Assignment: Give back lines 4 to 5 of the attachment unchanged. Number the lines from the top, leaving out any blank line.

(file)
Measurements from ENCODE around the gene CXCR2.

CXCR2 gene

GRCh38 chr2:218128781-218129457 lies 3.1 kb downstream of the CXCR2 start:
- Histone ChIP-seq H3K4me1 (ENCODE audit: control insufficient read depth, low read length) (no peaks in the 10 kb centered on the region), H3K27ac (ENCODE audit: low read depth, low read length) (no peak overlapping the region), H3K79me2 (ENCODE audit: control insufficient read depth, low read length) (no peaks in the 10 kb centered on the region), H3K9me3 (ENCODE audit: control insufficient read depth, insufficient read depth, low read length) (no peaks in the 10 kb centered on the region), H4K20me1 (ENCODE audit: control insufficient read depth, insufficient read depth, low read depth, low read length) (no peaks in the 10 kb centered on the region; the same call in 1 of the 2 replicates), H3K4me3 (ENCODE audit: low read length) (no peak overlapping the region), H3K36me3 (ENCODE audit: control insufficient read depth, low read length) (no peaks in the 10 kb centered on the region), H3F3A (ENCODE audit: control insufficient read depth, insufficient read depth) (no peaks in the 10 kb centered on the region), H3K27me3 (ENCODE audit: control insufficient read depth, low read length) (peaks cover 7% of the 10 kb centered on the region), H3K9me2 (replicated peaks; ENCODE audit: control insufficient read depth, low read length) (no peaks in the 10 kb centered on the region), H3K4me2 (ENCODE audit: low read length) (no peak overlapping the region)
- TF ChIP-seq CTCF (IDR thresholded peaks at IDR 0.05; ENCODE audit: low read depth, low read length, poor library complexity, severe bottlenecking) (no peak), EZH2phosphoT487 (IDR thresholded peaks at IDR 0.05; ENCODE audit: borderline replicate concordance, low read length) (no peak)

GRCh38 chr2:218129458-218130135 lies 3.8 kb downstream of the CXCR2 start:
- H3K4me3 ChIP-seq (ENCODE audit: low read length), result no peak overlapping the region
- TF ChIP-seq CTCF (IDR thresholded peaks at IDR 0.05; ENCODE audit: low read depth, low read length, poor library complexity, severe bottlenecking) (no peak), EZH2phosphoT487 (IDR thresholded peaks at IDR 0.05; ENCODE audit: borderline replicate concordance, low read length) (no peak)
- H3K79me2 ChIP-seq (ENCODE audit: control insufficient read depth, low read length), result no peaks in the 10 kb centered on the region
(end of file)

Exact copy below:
- Histone ChIP-seq H3K4me1 (ENCODE audit: control insufficient read depth, low read length) (no peaks in the 10 kb centered on the region), H3K27ac (ENCODE audit: low read depth, low read length) (no peak overlapping the region), H3K79me2 (ENCODE audit: control insufficient read depth, low read length) (no peaks in the 10 kb centered on the region), H3K9me3 (ENCODE audit: control insufficient read depth, insufficient read depth, low read length) (no peaks in the 10 kb centered on the region), H4K20me1 (ENCODE audit: control insufficient read depth, insufficient read depth, low read depth, low read length) (no peaks in the 10 kb centered on the region; the same call in 1 of the 2 replicates), H3K4me3 (ENCODE audit: low read length) (no peak overlapping the region), H3K36me3 (ENCODE audit: control insufficient read depth, low read length) (no peaks in the 10 kb centered on the region), H3F3A (ENCODE audit: control insufficient read depth, insufficient read depth) (no peaks in the 10 kb centered on the region), H3K27me3 (ENCODE audit: control insufficient read depth, low read length) (peaks cover 7% of the 10 kb centered on the region), H3K9me2 (replicated peaks; ENCODE audit: control insufficient read depth, low read length) (no peaks in the 10 kb centered on the region), H3K4me2 (ENCODE audit: low read length) (no peak overlapping the region)
- TF ChIP-seq CTCF (IDR thresholded peaks at IDR 0.05; ENCODE audit: low read depth, low read length, poor library complexity, severe bottlenecking) (no peak), EZH2phosphoT487 (IDR thresholded peaks at IDR 0.05; ENCODE audit: borderline replicate concordance, low read length) (no peak)